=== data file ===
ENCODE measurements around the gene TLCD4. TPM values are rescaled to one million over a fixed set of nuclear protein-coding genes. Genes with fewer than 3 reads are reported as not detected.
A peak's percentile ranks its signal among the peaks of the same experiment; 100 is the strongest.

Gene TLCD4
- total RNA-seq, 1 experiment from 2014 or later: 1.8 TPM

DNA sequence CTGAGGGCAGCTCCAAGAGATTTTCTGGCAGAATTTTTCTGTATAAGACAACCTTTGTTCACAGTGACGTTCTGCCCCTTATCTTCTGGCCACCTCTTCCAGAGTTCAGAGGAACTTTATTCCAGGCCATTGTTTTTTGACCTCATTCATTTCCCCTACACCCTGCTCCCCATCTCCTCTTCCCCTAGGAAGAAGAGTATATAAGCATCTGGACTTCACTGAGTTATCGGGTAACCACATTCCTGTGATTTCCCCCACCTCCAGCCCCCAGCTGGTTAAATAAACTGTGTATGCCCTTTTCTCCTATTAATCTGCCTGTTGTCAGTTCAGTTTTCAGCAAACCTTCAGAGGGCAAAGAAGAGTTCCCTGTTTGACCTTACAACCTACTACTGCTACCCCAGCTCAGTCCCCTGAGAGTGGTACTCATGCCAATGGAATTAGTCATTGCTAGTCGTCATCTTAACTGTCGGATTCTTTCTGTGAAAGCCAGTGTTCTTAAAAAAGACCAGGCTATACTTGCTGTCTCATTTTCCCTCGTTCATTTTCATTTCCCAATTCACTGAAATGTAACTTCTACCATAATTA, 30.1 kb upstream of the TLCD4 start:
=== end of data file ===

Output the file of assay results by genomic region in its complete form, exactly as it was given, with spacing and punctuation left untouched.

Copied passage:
ENCODE measurements around the gene TLCD4. TPM values are rescaled to one million over a fixed set of nuclear protein-coding genes. Genes with fewer than 3 reads are reported as not detected.
A peak's percentile ranks its signal among the peaks of the same experiment; 100 is the strongest.

Gene TLCD4
- total RNA-seq, 1 experiment from 2014 or later: 1.8 TPM

DNA sequence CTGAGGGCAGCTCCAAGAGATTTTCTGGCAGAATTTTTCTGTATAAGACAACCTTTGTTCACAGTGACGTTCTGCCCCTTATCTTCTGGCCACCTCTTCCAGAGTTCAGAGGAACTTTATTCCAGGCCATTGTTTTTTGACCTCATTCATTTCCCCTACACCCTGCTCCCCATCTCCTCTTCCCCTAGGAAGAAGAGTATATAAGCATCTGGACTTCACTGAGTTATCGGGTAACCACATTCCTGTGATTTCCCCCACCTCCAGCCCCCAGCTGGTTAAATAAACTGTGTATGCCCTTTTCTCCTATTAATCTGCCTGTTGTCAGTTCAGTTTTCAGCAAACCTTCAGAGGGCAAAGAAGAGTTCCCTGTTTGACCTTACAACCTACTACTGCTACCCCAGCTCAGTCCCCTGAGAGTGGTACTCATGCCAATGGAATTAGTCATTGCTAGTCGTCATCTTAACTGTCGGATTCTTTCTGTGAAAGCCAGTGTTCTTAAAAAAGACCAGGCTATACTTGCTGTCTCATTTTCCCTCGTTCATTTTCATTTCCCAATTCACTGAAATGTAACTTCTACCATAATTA, 30.1 kb upstream of the TLCD4 start: